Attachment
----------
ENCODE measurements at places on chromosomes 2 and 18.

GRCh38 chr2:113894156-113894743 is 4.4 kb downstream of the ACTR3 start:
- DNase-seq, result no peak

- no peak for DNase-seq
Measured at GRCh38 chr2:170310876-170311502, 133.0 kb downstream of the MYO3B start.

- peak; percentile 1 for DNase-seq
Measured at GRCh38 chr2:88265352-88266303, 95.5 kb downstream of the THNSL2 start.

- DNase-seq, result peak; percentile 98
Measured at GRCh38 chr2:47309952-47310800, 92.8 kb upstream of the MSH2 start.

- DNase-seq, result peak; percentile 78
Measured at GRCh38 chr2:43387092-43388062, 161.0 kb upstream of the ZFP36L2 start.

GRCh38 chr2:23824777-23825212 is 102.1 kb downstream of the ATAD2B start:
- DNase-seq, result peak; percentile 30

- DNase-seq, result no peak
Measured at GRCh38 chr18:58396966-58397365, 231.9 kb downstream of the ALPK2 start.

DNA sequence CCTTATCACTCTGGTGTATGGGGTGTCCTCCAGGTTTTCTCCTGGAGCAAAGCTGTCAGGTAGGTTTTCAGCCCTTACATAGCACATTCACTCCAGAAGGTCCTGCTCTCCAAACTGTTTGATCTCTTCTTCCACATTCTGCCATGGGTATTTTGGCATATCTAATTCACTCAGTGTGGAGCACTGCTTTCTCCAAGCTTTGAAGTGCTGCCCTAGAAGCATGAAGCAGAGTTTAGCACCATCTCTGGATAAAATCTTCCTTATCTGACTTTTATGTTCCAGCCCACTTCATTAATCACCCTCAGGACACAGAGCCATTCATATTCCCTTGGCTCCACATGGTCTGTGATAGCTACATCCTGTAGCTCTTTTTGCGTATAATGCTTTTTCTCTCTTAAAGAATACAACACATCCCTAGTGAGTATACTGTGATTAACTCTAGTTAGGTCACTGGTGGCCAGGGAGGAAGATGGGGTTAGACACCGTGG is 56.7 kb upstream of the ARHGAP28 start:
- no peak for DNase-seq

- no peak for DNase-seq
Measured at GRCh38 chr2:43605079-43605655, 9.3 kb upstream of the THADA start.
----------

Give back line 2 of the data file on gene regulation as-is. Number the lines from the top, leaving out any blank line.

GRCh38 chr2:113894156-113894743 is 4.4 kb downstream of the ACTR3 start: